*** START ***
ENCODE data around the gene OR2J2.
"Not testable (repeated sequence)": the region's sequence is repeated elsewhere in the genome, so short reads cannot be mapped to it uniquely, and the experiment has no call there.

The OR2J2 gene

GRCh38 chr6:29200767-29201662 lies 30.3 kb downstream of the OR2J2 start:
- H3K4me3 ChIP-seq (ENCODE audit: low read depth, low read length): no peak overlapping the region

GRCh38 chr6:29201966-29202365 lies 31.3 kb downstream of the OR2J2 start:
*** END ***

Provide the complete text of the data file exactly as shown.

ENCODE data around the gene OR2J2.
"Not testable (repeated sequence)": the region's sequence is repeated elsewhere in the genome, so short reads cannot be mapped to it uniquely, and the experiment has no call there.

The OR2J2 gene

GRCh38 chr6:29200767-29201662 lies 30.3 kb downstream of the OR2J2 start:
- H3K4me3 ChIP-seq (ENCODE audit: low read depth, low read length): no peak overlapping the region

GRCh38 chr6:29201966-29202365 lies 31.3 kb downstream of the OR2J2 start: